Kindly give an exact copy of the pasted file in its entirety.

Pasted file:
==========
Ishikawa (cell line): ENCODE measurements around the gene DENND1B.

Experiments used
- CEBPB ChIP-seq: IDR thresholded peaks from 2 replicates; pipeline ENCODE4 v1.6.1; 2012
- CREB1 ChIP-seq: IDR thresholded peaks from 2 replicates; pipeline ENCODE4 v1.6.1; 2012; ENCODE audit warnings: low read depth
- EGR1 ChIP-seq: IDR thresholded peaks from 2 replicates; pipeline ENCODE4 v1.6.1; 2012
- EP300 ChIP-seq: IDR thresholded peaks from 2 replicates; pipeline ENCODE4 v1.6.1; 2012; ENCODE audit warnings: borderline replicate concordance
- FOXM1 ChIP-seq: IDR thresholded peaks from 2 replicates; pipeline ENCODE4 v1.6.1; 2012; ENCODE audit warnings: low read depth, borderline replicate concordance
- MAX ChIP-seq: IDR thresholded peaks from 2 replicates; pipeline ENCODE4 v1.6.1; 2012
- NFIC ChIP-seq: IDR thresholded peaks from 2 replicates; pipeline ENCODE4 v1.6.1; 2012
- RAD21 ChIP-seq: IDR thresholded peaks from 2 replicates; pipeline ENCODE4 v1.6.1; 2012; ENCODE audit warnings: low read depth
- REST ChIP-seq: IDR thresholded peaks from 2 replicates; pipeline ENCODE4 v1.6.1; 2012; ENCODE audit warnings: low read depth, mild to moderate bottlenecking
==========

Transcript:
Ishikawa (cell line): ENCODE measurements around the gene DENND1B.

Experiments used
- CEBPB ChIP-seq: IDR thresholded peaks from 2 replicates; pipeline ENCODE4 v1.6.1; 2012
- CREB1 ChIP-seq: IDR thresholded peaks from 2 replicates; pipeline ENCODE4 v1.6.1; 2012; ENCODE audit warnings: low read depth
- EGR1 ChIP-seq: IDR thresholded peaks from 2 replicates; pipeline ENCODE4 v1.6.1; 2012
- EP300 ChIP-seq: IDR thresholded peaks from 2 replicates; pipeline ENCODE4 v1.6.1; 2012; ENCODE audit warnings: borderline replicate concordance
- FOXM1 ChIP-seq: IDR thresholded peaks from 2 replicates; pipeline ENCODE4 v1.6.1; 2012; ENCODE audit warnings: low read depth, borderline replicate concordance
- MAX ChIP-seq: IDR thresholded peaks from 2 replicates; pipeline ENCODE4 v1.6.1; 2012
- NFIC ChIP-seq: IDR thresholded peaks from 2 replicates; pipeline ENCODE4 v1.6.1; 2012
- RAD21 ChIP-seq: IDR thresholded peaks from 2 replicates; pipeline ENCODE4 v1.6.1; 2012; ENCODE audit warnings: low read depth
- REST ChIP-seq: IDR thresholded peaks from 2 replicates; pipeline ENCODE4 v1.6.1; 2012; ENCODE audit warnings: low read depth, mild to moderate bottlenecking